| Tourists visit Tam Cho orchards (Photo: Thu Hoa/VOV5)
Since 1998 Thoi Son Island has been a popular-tourist destination in the Mekong Delta. Hinh Thanh Khoa, a tour guide with Vietnam Adventure Tours, is guiding a group of foreign visitors to Thoi Son.
Arriving at Thoi Son Island after a scenic boat ride, you walk along winding gravel road, breathing the fresh, cool air of lush green orchards in an atmosphere of utter tranquility.
The island’s houses retain their ancient beauty. Tam Cho’s house is a typical southwestern house. It’s furnished with a carved altar, delicate tables and couches, and other antiques and is surrounded by strange, beautiful bonsai trees. Mr. Tam's house is a famous attraction on the island. Mr. Tam has worked with travel agents in Ho Chi Minh City to attract domestic and foreign visitors who, during a 30- minute stopover, are served tea and fruit, and enjoy a performance of Don Ca Tai Tu, a traditional form of music of southern Vietnam recognized by UNESCO as an intangible cultural heritage.
| Drinking tea served with honey in Le Hoang Son’s garden. (Photo: Thu Hoa/VOV5)
Leaving the garden of Mr. Tam Cho, you come to the lush orchard and house of Le Hoang Son. Son’s orchid garden covers 2,700 m2 and contains 10,000 trees.
Son recalls: “In the past, it used to be a ‘Xuong com vang’ longan garden. Then my daughter suggested growing orchids, and cutting branches for sale. It wasn’t very profitable so we decided to do tourism. We suffered a loss for 3 years. The high tourism season is from September to April when fruit gardens are at their most beautiful. When you are hosting tours, you have to take care of your orchid garden carefully.”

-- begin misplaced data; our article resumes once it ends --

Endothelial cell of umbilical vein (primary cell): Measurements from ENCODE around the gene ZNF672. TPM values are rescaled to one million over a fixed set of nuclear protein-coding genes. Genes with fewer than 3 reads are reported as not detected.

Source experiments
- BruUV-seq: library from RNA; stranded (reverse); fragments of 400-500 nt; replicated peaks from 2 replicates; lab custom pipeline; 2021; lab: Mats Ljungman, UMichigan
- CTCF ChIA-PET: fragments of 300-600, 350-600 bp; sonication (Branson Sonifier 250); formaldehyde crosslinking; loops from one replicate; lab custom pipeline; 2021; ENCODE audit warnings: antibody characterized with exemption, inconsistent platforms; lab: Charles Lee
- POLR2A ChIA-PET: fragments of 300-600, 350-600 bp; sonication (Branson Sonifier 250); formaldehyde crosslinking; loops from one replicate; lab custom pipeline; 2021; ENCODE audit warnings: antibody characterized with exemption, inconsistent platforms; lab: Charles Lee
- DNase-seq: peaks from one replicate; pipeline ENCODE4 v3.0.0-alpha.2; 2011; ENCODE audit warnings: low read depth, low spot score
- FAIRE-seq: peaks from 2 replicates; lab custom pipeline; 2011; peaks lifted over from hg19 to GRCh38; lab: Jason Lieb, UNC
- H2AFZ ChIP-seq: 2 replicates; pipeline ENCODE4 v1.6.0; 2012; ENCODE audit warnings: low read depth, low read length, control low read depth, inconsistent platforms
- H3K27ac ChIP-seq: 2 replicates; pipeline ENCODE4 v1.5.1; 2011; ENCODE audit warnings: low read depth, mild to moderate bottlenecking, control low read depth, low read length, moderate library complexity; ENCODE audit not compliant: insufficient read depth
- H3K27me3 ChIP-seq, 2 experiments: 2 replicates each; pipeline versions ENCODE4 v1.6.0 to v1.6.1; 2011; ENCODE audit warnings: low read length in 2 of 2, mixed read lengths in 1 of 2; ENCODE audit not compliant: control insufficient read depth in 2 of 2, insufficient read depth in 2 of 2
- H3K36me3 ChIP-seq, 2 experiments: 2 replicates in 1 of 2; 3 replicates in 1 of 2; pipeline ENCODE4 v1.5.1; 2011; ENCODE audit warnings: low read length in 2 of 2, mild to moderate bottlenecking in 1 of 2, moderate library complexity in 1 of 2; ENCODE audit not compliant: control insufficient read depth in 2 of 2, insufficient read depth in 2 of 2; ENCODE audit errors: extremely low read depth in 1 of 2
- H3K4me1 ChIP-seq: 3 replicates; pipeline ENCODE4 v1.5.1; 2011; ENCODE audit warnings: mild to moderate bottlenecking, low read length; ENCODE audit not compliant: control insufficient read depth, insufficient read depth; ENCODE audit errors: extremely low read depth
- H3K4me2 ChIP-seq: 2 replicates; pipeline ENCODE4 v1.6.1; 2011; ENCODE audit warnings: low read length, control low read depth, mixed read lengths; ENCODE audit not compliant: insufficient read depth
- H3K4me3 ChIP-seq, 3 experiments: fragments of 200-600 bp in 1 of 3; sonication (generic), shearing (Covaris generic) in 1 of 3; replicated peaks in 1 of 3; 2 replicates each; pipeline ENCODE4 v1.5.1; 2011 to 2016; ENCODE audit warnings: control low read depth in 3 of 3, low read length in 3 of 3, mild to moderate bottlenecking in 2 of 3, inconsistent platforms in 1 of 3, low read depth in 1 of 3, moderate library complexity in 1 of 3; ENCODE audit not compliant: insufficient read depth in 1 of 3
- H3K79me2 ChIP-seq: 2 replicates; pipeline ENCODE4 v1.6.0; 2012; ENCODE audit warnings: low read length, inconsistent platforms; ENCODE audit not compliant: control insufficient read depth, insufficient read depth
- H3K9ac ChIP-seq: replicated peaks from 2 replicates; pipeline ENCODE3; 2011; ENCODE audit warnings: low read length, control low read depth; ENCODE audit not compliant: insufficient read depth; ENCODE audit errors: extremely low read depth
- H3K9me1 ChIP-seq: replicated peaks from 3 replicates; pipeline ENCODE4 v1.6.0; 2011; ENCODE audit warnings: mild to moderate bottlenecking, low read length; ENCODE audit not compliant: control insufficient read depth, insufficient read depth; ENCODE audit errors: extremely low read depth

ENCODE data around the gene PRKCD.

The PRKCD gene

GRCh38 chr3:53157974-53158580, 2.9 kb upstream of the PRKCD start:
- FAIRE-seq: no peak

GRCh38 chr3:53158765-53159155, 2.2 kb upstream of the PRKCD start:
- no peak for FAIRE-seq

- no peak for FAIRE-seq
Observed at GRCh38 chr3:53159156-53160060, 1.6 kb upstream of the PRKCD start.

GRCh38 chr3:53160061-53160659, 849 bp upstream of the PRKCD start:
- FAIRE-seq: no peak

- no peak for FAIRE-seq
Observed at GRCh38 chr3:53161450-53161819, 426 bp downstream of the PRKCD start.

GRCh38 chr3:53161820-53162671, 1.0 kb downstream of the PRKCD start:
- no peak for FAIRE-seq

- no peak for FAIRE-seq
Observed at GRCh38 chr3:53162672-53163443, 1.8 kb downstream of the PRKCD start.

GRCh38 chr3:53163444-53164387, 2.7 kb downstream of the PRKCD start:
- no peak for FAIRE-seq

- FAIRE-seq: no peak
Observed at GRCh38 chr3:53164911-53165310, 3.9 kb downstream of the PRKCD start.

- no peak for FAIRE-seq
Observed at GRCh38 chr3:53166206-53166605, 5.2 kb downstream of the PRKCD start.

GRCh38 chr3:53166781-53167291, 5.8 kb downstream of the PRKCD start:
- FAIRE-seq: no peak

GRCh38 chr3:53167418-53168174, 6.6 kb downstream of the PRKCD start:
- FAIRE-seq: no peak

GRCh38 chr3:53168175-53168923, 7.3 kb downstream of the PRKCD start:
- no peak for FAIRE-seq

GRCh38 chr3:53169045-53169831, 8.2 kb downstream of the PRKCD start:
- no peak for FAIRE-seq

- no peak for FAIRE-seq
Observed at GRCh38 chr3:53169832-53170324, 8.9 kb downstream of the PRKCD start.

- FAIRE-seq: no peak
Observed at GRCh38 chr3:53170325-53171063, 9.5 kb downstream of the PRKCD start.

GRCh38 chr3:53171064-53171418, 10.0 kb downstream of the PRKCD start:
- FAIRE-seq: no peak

In addition to the orchid garden, Son has a honey production workshop called Lan Thao Nguyen, where visitors can smell the flowers, take photos, and taste some forest honey.
| Le Hoang Son, the owner of Thao Nguyen orchid garden. (Photo: Thu Hoa/VOV5)
Son explained further: “500 hectares of Thoi Son is under cultivation. The locals mainly grow different varieties of longan and sell dried longan. Using new farming techniques the farmers can now make longan trees bear fruit all year round, which is good for the bees.”
Son has lived on Thoi Son Island half his life. He says local living standards have greatly much improved thanks to eco-tourism. Many households there are now keeping bees, providing services like operating ferry boats, or making fine arts souvenirs. Eco-tourism on Thoi Son attracts half of the tourists who visit Tien Giang, 1,500 to 3,000 people each day.